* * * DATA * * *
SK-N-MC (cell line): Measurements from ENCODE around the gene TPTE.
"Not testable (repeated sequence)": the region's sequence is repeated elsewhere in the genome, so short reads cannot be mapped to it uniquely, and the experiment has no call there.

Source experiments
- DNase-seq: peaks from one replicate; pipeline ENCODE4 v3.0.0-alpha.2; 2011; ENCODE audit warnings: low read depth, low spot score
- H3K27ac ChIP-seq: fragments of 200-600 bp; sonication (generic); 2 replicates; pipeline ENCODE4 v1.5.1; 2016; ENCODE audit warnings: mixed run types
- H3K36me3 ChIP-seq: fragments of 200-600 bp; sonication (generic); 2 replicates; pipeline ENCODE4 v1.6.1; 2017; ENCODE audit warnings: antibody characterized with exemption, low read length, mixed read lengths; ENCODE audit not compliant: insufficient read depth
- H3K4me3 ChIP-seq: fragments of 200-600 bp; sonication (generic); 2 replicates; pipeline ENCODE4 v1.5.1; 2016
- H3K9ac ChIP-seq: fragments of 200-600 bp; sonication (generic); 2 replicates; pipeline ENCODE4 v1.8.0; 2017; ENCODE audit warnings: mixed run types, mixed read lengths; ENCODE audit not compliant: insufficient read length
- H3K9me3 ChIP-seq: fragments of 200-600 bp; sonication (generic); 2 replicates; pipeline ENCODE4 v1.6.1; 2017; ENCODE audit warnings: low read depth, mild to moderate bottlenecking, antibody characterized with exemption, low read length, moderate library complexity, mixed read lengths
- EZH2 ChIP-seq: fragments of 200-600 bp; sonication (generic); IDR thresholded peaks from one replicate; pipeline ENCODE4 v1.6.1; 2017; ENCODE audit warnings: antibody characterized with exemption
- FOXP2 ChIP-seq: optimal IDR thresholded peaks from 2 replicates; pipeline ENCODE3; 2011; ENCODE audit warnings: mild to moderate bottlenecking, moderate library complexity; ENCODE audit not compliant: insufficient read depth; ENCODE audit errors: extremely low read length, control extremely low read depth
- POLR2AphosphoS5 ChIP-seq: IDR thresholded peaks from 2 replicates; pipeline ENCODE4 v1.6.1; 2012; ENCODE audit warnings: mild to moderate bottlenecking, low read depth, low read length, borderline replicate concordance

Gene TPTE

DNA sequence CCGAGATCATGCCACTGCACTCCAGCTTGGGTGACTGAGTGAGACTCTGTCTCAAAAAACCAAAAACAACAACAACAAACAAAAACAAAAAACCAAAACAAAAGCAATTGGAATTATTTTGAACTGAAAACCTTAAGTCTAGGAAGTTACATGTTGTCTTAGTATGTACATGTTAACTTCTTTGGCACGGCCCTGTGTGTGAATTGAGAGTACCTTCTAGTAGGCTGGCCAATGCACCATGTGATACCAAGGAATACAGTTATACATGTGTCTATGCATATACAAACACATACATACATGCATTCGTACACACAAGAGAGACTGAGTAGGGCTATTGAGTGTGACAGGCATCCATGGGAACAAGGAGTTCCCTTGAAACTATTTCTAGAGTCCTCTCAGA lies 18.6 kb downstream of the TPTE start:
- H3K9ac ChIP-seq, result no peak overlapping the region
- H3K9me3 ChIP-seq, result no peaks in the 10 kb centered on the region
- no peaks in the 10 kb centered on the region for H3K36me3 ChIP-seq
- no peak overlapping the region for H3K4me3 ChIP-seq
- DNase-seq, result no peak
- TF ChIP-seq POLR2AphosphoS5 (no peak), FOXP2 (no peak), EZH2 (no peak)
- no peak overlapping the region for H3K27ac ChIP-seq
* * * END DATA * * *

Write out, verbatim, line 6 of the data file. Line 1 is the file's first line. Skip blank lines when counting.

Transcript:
- H3K36me3 ChIP-seq: fragments of 200-600 bp; sonication (generic); 2 replicates; pipeline ENCODE4 v1.6.1; 2017; ENCODE audit warnings: antibody characterized with exemption, low read length, mixed read lengths; ENCODE audit not compliant: insufficient read depth